Furthermore, the Bible is clear that taking care of one’s own family is a primary responsibility of believers: “But if anyone does not provide for his relatives, and especially for members of his household, he has denied the faith and is worse than an unbeliever.”(1 Timothy 5:8)
For many Christian congregations in China, the immediate concern, especially in the rural areas, is caring for elderly pastors in their later years of life. TSPM-affiliated churches have the advantage of owning property that, in some cases, can be used to develop a home for the elderly that adjoins or is adjacent to the church. Several have already taken this step, and others may be expected to follow suit.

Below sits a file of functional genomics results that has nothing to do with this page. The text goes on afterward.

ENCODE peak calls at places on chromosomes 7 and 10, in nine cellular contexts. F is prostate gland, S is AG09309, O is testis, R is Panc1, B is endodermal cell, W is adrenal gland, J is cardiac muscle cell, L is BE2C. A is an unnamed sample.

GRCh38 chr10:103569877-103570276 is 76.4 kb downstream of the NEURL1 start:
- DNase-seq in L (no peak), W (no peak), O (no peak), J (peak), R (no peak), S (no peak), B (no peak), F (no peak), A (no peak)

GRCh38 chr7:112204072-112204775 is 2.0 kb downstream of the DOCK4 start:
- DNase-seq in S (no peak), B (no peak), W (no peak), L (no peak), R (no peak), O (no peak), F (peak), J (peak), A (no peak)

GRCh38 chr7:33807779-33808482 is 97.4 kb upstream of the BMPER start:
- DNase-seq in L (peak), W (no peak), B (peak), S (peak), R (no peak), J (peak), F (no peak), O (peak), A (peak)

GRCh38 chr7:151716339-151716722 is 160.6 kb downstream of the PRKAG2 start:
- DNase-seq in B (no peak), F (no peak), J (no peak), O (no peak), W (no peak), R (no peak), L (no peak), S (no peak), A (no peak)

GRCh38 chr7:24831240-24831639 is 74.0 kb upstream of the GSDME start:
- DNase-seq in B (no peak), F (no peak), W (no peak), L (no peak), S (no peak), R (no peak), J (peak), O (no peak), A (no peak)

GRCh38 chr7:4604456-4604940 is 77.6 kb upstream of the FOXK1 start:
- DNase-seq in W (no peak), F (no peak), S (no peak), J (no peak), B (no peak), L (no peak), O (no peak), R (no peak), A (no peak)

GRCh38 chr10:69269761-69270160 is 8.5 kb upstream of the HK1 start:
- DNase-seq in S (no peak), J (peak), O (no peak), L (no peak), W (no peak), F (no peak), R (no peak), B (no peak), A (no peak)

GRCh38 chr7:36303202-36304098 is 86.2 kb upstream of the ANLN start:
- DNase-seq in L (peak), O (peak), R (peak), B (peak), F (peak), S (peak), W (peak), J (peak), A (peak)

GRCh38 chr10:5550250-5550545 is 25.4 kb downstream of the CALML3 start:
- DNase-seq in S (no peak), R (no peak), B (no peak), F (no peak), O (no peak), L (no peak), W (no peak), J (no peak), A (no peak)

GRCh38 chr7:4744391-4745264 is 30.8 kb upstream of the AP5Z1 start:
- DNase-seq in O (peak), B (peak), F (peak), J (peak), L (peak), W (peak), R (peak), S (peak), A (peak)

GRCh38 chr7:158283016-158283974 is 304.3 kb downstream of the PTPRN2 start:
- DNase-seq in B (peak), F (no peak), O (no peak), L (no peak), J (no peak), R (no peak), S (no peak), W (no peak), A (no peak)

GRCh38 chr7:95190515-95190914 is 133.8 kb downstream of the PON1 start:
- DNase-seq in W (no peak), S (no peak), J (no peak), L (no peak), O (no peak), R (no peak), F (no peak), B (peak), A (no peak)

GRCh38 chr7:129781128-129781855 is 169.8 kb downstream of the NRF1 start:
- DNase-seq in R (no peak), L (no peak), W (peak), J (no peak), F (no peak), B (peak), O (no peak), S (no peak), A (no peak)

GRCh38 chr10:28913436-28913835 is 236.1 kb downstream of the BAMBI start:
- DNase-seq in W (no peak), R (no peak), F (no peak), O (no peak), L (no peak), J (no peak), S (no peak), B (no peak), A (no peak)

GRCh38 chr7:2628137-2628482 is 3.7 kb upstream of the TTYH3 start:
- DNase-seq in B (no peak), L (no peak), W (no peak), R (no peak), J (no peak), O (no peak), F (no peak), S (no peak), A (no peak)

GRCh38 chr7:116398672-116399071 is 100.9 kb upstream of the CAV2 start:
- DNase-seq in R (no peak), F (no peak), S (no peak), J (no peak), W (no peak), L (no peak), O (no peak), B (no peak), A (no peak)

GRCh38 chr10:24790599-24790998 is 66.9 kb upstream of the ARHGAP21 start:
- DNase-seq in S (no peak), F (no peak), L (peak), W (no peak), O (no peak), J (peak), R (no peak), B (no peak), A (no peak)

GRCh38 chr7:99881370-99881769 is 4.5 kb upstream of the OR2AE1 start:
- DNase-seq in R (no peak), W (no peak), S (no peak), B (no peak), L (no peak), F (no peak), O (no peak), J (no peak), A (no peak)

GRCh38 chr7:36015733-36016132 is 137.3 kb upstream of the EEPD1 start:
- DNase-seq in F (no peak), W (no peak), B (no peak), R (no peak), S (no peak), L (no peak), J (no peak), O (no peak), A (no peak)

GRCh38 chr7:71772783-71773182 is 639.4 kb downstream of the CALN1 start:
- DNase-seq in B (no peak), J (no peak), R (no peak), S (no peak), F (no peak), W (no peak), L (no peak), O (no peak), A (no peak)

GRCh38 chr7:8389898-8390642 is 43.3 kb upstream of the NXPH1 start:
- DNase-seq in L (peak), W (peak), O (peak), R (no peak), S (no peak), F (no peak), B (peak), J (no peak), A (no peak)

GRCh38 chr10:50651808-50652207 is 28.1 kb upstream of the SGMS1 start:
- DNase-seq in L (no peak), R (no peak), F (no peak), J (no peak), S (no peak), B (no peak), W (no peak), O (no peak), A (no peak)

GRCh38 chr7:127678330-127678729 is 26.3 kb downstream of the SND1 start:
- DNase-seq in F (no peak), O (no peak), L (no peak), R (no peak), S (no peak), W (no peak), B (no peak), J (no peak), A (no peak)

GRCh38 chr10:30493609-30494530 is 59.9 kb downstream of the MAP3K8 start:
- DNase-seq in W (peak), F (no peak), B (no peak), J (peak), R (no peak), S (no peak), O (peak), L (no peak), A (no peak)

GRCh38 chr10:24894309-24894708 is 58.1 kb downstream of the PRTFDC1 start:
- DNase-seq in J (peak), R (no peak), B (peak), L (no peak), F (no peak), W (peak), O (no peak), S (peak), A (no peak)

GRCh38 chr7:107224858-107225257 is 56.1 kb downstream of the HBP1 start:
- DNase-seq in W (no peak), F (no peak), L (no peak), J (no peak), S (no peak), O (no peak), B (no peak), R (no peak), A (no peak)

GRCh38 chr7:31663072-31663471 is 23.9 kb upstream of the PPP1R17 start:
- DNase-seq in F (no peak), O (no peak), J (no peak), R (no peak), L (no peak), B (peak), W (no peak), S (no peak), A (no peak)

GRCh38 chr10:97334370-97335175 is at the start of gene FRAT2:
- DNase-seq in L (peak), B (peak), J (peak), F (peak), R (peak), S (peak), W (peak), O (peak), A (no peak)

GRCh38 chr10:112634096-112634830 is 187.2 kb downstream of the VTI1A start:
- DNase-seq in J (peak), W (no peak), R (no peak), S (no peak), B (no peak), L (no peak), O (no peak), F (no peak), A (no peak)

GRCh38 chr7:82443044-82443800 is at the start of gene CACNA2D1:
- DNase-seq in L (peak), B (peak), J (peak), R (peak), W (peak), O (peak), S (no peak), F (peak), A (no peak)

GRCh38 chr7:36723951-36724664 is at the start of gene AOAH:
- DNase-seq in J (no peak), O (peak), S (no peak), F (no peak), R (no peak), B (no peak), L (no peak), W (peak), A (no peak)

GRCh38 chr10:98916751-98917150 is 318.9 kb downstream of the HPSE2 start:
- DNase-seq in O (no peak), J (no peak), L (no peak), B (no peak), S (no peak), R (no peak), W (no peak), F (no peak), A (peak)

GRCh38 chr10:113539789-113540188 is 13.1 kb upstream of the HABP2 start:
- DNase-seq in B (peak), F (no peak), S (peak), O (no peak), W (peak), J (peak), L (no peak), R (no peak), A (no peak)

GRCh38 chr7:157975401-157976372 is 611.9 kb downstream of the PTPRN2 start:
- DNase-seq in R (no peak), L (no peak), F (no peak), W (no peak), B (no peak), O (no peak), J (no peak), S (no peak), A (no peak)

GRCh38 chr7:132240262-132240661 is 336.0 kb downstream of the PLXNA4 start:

Younger urban pastors are faced with caring for parents who, in many cases, still live in the countryside or in smaller cities. Many of their congregants find themselves in a similar situation. With living space limited in the city, it may not be practical or desirable to have older relatives move in with the family. While they might want to personally offer care out of a sense of filial piety, the reality is that many will need to look for third-party solutions.
Looking further across the society, two possible large-scale responses merge, both of which provide opportunities for China’s urban Christians not only to care for the elderly in their midst but also to offer a service to the larger community, thus enhancing the church’s standing in society. Given the right mix of expertise and investment, along with a favorable regulatory environment, urban Christians could potentially play a leading role in both areas.